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Sunday, May 31, 2020

Majikan diberi subsidi Perkeso RM150 setiap saringan Covid-19

Majikan boleh menghantar pekerja menjalani saringan di klinik atau hospital yang diluluskan KKM.
KUALA LUMPUR: Kementerian Sumber Manusia menerusi Pertubuhan Keselamatan Sosial (Perkeso) bersetuju menyediakan subsidi kepada majikan yang menjalankan ujian Covid-19 terhadap pekerja menerusi perluasan skop Program Saringan Prihatin (PSP) berkuat kuasa esok.
Menteri Sumber Manusia M Saravanan dalam kenyataan hari ini memaklumkan majikan dibenarkan membuat tuntutan subsidi bagi saringan Covid-19 sebanyak RM150 bagi setiap saringan yang dijalankan ke atas pekerja mereka yang mencarum dengan Perkeso.
“Program subsidi ini akan menggunakan peruntukan dana sebanyak RM200 juta yang diluluskan Perkeso sebelum ini.
“Kementerian Sumber Manusia serta Kementerian Kesihatan Malaysia (KKM) dan Kementerian Kerja Raya bersetuju supaya skop PSP Perkeso diperluaskan dengan menambah bilangan penyedia perkhidmatan saringan Covid-19,” menurut kenyataan itu.
Menurutnya, majikan boleh menghantar pekerja menjalani saringan di mana-mana klinik atau hospital yang diluluskan oleh KKM.
“Di bawah program subsidi ini, pekerja asing dalam sektor pembinaan dan perkhidmatan kawalan keselamatan di Selangor dan Kuala Lumpur akan diberi keutamaan untuk menjalani ujian saringan Covid-19.
” … (ini) selaras dengan matlamat kerajaan untuk menjalankan saringan secara bersasar supaya rantaian penularan wabak Covid-19 dapat diputuskan,” katanya.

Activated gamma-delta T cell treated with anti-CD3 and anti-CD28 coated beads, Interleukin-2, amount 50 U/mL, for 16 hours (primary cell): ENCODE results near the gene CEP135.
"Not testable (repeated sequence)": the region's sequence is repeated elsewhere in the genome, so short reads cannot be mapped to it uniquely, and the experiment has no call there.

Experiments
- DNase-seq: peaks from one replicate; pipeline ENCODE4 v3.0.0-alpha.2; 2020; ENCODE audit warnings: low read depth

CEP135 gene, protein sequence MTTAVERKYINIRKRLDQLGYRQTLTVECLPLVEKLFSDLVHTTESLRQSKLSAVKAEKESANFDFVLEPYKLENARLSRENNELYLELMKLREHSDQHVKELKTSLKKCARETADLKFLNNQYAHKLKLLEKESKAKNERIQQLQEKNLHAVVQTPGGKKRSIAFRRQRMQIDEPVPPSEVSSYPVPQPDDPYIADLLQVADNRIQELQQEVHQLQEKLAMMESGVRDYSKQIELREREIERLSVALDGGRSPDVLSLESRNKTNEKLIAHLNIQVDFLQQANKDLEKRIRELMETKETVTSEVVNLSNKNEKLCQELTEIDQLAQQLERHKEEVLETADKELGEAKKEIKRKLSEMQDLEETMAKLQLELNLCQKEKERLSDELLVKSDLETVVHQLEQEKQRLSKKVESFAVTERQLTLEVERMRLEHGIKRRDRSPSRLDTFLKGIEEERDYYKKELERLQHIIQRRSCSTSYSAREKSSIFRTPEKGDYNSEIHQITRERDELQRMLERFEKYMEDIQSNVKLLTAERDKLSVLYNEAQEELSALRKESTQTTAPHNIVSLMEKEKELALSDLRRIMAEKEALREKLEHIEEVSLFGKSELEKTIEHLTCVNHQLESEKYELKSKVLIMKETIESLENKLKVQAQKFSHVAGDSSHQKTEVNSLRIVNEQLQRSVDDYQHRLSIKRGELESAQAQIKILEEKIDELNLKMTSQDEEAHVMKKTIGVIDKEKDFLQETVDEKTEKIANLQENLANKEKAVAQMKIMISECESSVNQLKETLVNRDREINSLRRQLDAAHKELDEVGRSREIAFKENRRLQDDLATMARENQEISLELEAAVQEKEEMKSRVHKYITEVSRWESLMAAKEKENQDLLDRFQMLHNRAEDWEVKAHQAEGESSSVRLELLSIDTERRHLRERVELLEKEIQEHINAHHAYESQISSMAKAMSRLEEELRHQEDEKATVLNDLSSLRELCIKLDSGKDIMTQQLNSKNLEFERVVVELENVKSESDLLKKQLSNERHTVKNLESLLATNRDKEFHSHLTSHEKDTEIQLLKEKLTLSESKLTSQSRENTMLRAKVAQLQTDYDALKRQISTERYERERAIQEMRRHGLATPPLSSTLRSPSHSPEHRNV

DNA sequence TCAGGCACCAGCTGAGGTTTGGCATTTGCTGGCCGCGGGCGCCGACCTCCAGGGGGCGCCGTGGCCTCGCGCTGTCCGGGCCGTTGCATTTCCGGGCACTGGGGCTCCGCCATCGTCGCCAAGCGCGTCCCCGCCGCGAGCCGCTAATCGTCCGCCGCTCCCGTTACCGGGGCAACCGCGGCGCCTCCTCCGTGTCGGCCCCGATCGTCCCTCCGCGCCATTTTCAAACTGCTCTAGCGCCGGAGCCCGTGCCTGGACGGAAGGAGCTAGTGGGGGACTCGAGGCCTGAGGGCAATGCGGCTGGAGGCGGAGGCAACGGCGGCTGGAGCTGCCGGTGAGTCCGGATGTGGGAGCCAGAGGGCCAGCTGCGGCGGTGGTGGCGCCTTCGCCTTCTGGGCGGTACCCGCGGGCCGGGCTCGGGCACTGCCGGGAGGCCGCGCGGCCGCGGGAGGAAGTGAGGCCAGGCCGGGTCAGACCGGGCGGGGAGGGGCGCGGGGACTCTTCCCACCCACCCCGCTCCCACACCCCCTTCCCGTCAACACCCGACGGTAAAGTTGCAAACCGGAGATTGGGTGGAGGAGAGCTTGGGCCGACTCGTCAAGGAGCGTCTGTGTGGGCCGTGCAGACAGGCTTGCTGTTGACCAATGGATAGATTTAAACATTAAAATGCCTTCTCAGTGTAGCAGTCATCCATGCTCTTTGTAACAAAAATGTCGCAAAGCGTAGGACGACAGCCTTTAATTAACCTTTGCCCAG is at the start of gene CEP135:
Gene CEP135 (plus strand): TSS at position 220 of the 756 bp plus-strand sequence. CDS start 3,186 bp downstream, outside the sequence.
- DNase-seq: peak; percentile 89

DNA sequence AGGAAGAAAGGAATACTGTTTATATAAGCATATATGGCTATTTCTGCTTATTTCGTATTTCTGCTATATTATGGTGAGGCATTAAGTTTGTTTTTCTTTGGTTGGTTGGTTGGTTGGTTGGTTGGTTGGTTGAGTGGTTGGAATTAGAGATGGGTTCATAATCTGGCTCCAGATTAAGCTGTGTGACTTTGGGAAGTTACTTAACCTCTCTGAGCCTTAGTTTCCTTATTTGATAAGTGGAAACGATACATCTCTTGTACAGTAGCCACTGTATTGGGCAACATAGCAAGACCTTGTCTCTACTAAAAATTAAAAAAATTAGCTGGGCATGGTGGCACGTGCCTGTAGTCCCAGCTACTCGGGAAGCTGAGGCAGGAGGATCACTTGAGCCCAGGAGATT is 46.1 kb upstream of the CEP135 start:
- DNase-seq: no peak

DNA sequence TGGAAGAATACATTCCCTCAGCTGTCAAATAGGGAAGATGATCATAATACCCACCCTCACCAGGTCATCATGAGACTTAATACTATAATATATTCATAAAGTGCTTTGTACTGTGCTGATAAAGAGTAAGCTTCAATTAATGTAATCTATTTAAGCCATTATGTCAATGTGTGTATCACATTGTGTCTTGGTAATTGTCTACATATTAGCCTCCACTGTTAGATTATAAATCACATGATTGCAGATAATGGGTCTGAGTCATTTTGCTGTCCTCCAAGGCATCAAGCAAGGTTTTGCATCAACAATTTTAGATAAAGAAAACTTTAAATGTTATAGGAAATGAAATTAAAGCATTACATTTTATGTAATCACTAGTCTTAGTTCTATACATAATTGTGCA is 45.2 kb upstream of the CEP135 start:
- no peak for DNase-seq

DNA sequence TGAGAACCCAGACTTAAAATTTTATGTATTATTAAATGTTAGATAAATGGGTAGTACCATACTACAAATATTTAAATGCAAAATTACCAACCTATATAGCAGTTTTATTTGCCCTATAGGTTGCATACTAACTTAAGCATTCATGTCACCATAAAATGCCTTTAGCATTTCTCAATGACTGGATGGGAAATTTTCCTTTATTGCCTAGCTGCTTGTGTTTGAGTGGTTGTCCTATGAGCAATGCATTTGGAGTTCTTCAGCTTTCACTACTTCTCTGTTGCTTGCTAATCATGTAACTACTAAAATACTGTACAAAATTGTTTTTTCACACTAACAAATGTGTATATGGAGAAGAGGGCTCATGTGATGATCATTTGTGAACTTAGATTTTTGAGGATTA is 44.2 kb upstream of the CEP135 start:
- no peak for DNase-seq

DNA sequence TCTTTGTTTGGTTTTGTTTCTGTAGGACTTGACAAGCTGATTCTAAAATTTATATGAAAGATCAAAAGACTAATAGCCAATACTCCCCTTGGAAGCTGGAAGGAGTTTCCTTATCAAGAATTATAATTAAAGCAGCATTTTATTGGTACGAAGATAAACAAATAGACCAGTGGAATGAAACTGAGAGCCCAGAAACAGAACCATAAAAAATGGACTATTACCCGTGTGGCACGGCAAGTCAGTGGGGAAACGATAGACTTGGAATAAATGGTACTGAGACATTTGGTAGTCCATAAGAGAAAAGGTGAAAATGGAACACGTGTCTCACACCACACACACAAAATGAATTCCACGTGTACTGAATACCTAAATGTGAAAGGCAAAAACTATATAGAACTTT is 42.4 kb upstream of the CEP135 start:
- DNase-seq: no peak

Saravanan berkata bagi pekerja yang tidak termasuk dalam golongan sasar tersebut, kos saringan perlu ditanggung majikan sebagai kesinambungan kepada usaha pencegahan jangkitan Covid-19 dalam kalangan semua pekerja di negara ini.
Beliau berkata, prosedur program subsidi tersebut akan dimaklumkan dari semasa ke semasa melalui Portal Prihatin https://prihatin.perkeso.gov.my yang disediakan Perkeso. - FMT

Najib: Dr M can’t fight PPBM because of his own past

Dr Mahathir Mohamad in the PPBM chairman’s office on Friday. He insists he is still party chairman.
PETALING JAYA: Dr Mahathir Mohamad will be unable to challenge PPBM’s decision to terminate his membership because of a law that Mahathir himself caused to be amended at the height of an Umno power struggle in the late 1980s, Najib Razak said today.
Najib, a former Umno president, said Mahathir had caused Section 18c of the Societies Act 1966 to be amended, allowing him to form Umno (BARU) after Umno had been ordered to be deregistered.
The amendment stipulated that a party’s decision is final and could not be challenged in court.
Umno was declared illegal after the result of the party elections in 1987, when Mahathir’s presidency was challenged by his rival Tengku Razaleigh Hamzah.
Najib said Mahathir was making an excuse when he said he did not want to drag his membership problem to court because he did not trust the judiciary under the Perikatan Nasional government.